This headline on the tentative budget deal says it all: “Feds Dodge Bullet in Budget Deal, But Sequester Cuts Still Coming.” Federal workers should apparently feel good because there are no specific plans to reduce pay or benefits. In reality, the deal extends the negative atmosphere through the end of the Obama presidency.
Sen. Jeff Sessions, R-Ala., would have been correct that pay is not the reason for low morale if he had made the statement three or four years ago. But after five years of pay freezes and minimal increases, pay is an issue because the way it’s been handled communicates a lack of respect for employees. According to a recent report from the Society for Human Resource Management, respect and trust between leaders and employees are the two most important factors that contribute to job satisfaction. On both issues, it should not be surprising morale is so low.
If reform could have started on a positive track when the Obama presidency began, government would undoubtedly be performing at a significantly higher level today. But 2009 was very obviously not the time to rethink the civil service. In addition to the economic problems triggered by the Great Recession, the White House had to deal with developing plans to end the National Security Personnel System. The initial pay freeze was announced in the fall of 2010. Whatever plans the president had when he was elected were pushed to the back burner.
The president now has a little more than a year to act on the plans in the budget to “strengthen the federal workforce.” It is all too clear that broad civil service reform is not feasible, but there are a number of initiatives can and should be undertaken. Here are several recommendations that (aside from STEM salary increases) could be adopted at minimal cost:
Rethink the Senior Executive Service. There is broad agreement this is needed. If government is going to change, it has to start at the top. Government should consider best practices from the private sector.
Eliminate unnecessary layers of management. It’s been reported that the layers of management have increased. The payroll savings from eliminating layers would be significant. More importantly, the broader span of control would introduce more autonomy and reduce micromanagement. That would empower employees and make greater use of their capabilities.
Introduce dual career ladders. Too often the most technically proficient employees are moved to supervisory roles. They would be far more productive and realize greater satisfaction in a technical role. The special rate authority may make this possible.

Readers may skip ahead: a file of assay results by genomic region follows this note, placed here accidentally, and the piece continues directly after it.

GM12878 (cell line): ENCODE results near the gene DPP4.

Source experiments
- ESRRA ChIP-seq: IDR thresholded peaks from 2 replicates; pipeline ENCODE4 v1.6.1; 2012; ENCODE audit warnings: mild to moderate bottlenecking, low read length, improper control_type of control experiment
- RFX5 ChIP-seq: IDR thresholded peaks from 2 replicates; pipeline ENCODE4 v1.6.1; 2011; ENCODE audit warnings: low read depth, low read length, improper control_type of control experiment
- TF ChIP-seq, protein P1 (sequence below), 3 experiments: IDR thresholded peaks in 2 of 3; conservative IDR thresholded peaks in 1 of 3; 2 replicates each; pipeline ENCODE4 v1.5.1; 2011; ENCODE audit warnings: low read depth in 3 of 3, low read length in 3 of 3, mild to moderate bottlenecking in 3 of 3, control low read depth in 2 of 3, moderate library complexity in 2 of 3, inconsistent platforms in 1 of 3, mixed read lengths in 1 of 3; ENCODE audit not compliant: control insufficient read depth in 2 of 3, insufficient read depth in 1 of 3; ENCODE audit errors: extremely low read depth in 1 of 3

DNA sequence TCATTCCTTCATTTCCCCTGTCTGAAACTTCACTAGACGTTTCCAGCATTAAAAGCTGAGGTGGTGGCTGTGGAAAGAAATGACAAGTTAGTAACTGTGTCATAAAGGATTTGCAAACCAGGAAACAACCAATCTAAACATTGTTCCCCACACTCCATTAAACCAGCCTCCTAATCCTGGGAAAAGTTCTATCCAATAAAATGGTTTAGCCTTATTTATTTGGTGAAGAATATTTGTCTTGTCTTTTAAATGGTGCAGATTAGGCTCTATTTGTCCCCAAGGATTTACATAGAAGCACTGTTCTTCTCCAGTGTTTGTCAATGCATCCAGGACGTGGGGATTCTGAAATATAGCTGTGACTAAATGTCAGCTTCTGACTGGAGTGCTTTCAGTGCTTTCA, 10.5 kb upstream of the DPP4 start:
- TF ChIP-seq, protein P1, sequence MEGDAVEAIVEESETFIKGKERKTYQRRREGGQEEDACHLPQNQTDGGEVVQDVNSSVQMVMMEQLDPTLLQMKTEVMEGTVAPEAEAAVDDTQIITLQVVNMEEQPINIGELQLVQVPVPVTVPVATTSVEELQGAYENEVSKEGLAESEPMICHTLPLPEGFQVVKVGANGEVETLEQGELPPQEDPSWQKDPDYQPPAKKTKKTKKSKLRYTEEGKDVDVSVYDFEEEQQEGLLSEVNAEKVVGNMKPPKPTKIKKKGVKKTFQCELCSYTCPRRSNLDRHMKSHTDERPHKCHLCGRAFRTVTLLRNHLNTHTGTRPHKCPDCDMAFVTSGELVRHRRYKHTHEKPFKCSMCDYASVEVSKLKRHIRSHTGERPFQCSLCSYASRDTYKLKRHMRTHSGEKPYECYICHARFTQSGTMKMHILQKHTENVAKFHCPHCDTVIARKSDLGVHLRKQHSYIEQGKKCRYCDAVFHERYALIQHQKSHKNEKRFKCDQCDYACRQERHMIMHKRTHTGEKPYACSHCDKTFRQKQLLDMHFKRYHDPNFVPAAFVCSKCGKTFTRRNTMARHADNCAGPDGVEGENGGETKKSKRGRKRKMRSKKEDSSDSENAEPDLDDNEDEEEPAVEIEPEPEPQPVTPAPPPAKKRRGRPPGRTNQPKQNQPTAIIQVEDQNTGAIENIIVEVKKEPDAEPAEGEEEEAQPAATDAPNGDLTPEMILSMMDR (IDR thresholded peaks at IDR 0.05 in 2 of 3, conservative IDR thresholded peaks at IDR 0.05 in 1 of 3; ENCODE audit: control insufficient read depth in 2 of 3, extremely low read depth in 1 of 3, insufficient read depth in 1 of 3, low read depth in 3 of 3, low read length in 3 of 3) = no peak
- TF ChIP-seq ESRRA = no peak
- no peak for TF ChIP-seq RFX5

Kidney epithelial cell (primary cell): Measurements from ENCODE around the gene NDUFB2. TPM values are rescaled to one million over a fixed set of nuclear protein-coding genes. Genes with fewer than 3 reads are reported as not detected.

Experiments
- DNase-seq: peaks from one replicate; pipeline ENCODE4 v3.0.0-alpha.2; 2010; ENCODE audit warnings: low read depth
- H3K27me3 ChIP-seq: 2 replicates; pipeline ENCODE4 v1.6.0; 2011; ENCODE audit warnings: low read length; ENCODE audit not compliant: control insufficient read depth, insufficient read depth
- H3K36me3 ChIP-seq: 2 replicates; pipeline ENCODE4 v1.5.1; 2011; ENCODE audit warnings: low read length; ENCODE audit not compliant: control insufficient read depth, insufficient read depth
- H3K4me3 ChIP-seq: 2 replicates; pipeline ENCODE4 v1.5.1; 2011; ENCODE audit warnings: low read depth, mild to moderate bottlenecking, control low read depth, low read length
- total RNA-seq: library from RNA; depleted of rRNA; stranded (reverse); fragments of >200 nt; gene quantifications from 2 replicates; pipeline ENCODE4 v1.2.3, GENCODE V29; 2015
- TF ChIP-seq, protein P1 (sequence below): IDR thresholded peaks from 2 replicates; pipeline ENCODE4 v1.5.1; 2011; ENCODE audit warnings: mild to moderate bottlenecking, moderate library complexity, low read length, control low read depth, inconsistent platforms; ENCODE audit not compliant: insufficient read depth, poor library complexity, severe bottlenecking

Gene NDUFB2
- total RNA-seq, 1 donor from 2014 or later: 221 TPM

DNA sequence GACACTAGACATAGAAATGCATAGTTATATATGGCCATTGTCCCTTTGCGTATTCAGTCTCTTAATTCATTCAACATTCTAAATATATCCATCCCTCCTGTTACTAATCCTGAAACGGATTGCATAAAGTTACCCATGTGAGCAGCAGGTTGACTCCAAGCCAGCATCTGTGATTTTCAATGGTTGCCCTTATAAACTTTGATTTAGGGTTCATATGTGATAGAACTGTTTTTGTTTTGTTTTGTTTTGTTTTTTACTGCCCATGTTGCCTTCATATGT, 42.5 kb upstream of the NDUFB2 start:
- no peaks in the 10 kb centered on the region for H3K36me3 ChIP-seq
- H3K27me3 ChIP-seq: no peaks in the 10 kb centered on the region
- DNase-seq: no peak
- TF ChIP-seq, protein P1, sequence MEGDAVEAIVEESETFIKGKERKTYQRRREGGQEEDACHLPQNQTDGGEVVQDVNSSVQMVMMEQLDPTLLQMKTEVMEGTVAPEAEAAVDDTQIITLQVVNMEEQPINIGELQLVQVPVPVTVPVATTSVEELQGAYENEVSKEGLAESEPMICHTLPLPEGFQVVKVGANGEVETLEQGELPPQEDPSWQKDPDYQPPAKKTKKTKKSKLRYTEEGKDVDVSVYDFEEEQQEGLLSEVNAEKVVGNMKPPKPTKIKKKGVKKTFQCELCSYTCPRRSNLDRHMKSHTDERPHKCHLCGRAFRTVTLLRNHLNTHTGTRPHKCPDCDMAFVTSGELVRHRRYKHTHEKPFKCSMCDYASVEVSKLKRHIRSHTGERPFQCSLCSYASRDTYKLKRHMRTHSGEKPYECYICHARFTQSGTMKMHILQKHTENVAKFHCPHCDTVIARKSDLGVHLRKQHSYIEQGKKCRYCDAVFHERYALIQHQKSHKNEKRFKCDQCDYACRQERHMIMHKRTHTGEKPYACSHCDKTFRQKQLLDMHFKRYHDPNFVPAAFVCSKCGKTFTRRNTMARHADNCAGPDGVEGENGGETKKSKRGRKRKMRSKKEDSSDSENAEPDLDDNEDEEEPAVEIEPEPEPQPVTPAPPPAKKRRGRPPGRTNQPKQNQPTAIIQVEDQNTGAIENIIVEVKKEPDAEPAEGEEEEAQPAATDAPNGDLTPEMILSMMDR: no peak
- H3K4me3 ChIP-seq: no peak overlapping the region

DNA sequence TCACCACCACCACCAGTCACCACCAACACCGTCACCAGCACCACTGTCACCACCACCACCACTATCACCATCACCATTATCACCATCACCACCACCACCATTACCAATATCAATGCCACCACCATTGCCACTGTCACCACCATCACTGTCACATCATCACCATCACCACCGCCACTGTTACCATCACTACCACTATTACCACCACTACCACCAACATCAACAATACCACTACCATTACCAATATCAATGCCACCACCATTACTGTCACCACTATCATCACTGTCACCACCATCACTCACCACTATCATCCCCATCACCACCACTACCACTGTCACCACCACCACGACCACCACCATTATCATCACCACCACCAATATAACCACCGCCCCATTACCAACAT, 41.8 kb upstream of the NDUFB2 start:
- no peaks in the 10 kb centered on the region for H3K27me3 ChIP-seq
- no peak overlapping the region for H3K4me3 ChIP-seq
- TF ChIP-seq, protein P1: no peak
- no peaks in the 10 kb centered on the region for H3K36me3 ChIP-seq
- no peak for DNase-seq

Develop new methods for selecting supervisors. Supervisors should be selected based on evidence that they have the interpersonal skills to “get the best” from employees. It would be a mistake to require the same methods in every agency. The style of supervision that is effective in a hospital or in the Park Service, for example, are not the same.
Introduce calibration committees to review promotions, bonus awards and terminations. Committees of peer level managers are widely used to review staffing decisions. Research confirms it increases consistency and a sense of fairness. Employees need to know discrimination and bias will be minimized.
Reserve bonus awards for the most effective managers. Bonus awards are far too subjective. It would be valuable to use funds to reward the most effective managers. The award decisions should be based on data and subject to committee approval.
Use the special rate authority to create a separate STEM pay system. These jobs are too important and GS pay rates are far below market levels. These are knowledge jobs, and career progress should be based on proven capabilities. Government needs a system for these job families that is not dependent on seniority.
Analyze the reasons millennials leave government. Agencies cannot afford to lose young talent. Their experience and the reasons for leaving government have to be understood and corrective actions implemented. Poor supervisors should be moved back to nonsupervisory roles.
Develop new practices to manage new graduates. The automatic promotions to the top of career ladders have to stop. It contributes to a sense of entitlement and downplays the importance of coaching and feedback. Employees need to earn promotions. They should be assigned to the best supervisors. It would be possible to develop performance management systems focused on the skills associated with entry level jobs.
One of the four pillars of the President’s Management Agenda is “People and culture, with a goal of creating a culture of excellence.” The recommended initiatives are important steps in “unlocking the full potential of today’s federal workforce and building the workforce we need in the future.”
The need for reform could be an issue in the presidential campaign. The Brookings Institution paper, “Where Have All the Reinventors Gone?” was not focused on civil service reform, but if the status quo continues or change is limited to tinkering around, government will be an easy target next year. Federal employees could lose big.
The Government Executive ebook “Managing the Workforce” highlights how leaders can bring out the best in people and create higher performing organizations. Hopefully at the end of 2016 it will be possible to compile a second volume around success stories.
Howard Risher managed compensation consulting practices for two national firms and has written four books, including Aligning Pay and Results. He has an MBA and Ph.D. from the Wharton School.